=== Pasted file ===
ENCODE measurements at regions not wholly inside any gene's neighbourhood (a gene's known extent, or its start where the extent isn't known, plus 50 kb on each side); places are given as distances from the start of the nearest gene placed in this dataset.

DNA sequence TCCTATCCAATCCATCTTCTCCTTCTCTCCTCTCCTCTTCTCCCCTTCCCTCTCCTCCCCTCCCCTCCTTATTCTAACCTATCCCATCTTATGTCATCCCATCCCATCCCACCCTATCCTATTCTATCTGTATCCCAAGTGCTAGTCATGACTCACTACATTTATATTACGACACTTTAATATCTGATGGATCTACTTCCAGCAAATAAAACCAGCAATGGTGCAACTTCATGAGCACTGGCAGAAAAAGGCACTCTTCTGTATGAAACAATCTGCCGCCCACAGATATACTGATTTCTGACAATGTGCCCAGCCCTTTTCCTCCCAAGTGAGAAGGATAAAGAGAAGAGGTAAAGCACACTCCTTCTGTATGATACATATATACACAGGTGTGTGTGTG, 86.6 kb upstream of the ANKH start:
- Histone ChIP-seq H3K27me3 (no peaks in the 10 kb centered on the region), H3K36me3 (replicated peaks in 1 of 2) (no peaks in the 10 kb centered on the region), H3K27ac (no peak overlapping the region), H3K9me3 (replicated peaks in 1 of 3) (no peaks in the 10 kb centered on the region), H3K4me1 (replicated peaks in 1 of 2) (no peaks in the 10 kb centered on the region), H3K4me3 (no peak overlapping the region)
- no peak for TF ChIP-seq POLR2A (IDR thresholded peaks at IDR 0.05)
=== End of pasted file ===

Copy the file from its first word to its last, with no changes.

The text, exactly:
ENCODE measurements at regions not wholly inside any gene's neighbourhood (a gene's known extent, or its start where the extent isn't known, plus 50 kb on each side); places are given as distances from the start of the nearest gene placed in this dataset.

DNA sequence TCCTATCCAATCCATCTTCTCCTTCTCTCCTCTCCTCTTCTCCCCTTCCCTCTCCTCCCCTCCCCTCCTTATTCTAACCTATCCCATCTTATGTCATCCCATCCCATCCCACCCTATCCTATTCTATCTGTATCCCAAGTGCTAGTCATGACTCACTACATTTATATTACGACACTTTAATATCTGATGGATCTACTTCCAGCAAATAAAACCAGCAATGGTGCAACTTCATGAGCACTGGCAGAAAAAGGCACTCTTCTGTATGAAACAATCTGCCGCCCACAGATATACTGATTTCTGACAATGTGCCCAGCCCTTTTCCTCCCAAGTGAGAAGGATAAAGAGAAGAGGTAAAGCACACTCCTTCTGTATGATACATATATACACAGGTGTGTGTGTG, 86.6 kb upstream of the ANKH start:
- Histone ChIP-seq H3K27me3 (no peaks in the 10 kb centered on the region), H3K36me3 (replicated peaks in 1 of 2) (no peaks in the 10 kb centered on the region), H3K27ac (no peak overlapping the region), H3K9me3 (replicated peaks in 1 of 3) (no peaks in the 10 kb centered on the region), H3K4me1 (replicated peaks in 1 of 2) (no peaks in the 10 kb centered on the region), H3K4me3 (no peak overlapping the region)
- no peak for TF ChIP-seq POLR2A (IDR thresholded peaks at IDR 0.05)